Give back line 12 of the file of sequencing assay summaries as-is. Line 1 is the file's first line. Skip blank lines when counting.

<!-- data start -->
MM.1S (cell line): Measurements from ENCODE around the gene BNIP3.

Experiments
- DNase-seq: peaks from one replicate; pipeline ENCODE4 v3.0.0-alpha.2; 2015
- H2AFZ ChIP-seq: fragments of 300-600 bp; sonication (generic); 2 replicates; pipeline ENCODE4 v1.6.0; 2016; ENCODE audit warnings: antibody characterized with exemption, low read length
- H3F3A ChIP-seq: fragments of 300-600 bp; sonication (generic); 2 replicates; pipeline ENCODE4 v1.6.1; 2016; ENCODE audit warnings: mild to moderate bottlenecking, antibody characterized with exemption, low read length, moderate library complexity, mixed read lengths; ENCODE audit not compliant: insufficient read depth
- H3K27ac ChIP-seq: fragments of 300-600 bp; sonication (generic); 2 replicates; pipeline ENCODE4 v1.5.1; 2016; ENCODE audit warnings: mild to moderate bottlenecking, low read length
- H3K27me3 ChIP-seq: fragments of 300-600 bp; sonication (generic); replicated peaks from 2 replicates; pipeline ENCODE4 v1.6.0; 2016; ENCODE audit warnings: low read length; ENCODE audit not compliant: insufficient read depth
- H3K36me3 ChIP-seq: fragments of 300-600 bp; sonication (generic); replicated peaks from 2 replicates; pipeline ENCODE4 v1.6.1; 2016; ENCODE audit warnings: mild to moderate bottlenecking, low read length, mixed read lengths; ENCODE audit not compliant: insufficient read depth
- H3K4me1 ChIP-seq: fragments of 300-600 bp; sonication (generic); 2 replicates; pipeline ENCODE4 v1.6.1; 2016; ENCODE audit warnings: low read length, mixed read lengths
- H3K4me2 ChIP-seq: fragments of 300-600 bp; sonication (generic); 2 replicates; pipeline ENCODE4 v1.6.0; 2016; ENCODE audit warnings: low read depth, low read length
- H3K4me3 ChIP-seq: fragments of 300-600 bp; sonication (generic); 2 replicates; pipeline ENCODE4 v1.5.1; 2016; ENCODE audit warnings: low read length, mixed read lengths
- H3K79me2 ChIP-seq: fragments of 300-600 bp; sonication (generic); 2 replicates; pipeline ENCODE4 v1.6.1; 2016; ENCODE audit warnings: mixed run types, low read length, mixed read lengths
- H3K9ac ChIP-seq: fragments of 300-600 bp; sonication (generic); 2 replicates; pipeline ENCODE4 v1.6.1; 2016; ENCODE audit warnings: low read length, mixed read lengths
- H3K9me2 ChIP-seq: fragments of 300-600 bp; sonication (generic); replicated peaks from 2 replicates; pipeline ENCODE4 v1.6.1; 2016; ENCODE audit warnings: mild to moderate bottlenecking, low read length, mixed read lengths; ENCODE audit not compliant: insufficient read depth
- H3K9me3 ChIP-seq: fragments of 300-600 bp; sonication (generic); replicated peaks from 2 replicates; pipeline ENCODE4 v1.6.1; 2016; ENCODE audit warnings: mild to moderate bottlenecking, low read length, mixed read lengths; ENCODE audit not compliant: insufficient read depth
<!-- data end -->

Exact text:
- H3K79me2 ChIP-seq: fragments of 300-600 bp; sonication (generic); 2 replicates; pipeline ENCODE4 v1.6.1; 2016; ENCODE audit warnings: mixed run types, low read length, mixed read lengths